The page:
Wheat farmers are preparing for a dismal wheat crop this year, with much of the state's wheat damaged by late spring freezes coupled with hail.
Oklahoma producers are expected to harvest 85.5 million bushels of wheat this year, a 45 percent drop from last year's 154.8 million bushels, the Oklahoma Grain and Feed Association announced at its annual meeting this week.
And the prediction was made before Thursday night, when temperatures again dipped below freezing in many areas of the state, said Mike Schulte, executive director of the Oklahoma Wheat Commission. He believes the association's prediction is optimistic.
Six freezes since March 20, on top of a yearslong drought, has left wheat crops extremely stressed and without a well-developed root system, he said. The damage is worst in southwest Oklahoma, near Chatanooga, Altus and Frederick, in central parts of the state and the Panhandle. In north central and northwest Oklahoma, the crop looks average, he said.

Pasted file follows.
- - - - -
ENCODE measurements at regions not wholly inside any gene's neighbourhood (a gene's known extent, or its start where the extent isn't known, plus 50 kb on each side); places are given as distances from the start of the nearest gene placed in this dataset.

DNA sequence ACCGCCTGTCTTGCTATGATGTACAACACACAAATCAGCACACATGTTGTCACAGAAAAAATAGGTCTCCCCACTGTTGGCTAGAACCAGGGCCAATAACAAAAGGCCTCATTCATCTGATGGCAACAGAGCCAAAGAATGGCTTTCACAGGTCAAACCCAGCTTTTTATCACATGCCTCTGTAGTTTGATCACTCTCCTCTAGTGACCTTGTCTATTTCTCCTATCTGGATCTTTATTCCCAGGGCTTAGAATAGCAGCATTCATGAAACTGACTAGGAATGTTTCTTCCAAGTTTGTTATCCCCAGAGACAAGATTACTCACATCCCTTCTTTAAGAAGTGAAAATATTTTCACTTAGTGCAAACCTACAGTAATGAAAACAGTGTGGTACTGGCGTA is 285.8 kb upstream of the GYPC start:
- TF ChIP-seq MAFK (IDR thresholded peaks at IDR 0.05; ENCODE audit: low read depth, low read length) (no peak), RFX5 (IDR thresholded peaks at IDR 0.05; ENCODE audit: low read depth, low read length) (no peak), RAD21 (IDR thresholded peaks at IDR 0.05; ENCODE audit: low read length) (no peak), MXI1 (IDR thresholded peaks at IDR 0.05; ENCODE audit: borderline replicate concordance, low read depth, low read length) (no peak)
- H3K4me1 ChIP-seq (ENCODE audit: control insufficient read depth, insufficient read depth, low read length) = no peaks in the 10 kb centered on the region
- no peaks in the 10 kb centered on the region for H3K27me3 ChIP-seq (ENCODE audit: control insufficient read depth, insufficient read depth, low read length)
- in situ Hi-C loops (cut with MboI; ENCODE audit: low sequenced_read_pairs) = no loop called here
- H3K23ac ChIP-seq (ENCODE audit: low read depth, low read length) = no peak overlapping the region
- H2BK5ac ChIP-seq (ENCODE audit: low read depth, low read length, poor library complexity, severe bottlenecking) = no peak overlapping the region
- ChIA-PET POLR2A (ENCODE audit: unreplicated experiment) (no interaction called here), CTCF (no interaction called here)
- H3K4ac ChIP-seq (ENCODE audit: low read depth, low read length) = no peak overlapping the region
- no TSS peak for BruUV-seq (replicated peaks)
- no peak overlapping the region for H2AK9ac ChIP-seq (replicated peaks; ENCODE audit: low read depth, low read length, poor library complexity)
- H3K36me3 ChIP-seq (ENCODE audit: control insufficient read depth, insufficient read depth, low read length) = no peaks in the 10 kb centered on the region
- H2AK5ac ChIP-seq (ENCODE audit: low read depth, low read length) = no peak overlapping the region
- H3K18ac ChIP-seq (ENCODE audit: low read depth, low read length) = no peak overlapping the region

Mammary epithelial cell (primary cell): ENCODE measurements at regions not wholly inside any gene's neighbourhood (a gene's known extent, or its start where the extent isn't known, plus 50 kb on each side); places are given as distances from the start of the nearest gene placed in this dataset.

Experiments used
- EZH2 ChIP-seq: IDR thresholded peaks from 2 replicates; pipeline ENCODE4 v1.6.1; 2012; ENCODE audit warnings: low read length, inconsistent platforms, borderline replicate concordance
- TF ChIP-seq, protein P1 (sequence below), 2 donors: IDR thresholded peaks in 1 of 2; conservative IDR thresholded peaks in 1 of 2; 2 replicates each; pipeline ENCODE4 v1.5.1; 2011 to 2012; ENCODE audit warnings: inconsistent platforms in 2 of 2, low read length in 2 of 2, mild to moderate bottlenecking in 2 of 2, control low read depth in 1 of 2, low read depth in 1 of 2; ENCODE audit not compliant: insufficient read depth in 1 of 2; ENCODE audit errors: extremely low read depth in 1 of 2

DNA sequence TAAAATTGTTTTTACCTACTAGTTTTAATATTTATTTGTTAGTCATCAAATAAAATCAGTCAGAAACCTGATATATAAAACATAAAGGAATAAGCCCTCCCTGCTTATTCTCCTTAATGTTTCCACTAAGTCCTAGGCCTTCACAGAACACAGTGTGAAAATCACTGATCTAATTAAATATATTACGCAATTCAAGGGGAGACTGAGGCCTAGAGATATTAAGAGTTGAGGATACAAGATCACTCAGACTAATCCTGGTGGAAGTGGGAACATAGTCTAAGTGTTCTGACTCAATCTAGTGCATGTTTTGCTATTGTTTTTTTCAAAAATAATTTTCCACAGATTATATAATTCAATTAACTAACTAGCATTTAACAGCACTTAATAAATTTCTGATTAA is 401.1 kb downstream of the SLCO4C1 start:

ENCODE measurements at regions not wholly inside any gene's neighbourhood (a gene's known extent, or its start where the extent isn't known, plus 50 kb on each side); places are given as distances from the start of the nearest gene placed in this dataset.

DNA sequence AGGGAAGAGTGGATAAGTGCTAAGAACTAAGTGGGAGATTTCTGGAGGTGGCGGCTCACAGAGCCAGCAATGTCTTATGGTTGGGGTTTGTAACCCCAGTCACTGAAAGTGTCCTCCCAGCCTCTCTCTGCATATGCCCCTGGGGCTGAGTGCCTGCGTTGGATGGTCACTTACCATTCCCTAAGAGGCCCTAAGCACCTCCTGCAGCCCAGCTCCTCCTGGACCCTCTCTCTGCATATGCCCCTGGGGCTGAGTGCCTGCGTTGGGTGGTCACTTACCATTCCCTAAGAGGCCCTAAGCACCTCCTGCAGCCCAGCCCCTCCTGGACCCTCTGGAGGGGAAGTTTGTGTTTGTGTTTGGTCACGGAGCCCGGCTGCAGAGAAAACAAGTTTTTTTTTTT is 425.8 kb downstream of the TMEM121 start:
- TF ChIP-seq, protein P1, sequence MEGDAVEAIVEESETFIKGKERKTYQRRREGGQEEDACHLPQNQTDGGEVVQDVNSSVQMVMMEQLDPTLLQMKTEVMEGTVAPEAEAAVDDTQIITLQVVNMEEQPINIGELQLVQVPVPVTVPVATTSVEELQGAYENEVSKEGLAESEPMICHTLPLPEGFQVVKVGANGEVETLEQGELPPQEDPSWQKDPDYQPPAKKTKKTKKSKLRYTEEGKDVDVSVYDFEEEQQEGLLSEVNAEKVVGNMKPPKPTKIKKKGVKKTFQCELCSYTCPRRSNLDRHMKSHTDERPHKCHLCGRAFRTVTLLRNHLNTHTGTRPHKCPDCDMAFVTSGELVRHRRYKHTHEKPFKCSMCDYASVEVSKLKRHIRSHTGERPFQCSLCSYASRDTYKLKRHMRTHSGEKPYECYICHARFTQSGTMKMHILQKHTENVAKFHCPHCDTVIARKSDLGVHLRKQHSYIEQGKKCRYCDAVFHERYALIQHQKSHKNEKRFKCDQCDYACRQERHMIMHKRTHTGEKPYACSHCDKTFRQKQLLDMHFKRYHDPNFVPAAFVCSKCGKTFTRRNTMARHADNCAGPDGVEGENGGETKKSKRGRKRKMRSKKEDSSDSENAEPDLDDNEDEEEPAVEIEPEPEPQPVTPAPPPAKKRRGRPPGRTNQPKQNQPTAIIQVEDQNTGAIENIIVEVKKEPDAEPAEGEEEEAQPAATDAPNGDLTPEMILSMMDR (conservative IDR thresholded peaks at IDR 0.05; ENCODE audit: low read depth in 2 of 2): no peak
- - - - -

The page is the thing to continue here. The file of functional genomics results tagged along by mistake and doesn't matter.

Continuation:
“I don't think anything prepares them for this,” Schulte said of the state's wheat farmers. “We might see one or two late freezes but nothing like this.”
The harvest is expected to start much later this year. Wheat farmers aren't expected to begin cutting wheat until the second week of June; last year, some began in early May. And that year was a bumper crop, well above the state's average.
Chuck Tolle, a wheat farmer in Deer Creek, said he's looking at beginning to harvest his 2,500 acres in north central Oklahoma June 20 — 10 days behind average and a month later than last year. His area dodged Thursday's night's freeze and the crop isn't showing any obvious freeze damage.
Oklahoma wheat harvest estimates (in bushels)
• South central and southwest: 11.4 million
• Far southwest: 5.5 million
• Southeast: 490,000
• Northeast: 3 million
• Panhandle (including Harper County): 2 million
• West central: 11.3 million
• Central: 15.1 million
• Northwest and west: 15.1 million
• Northwest and north central: 21.6 million
• Total: 85.5 million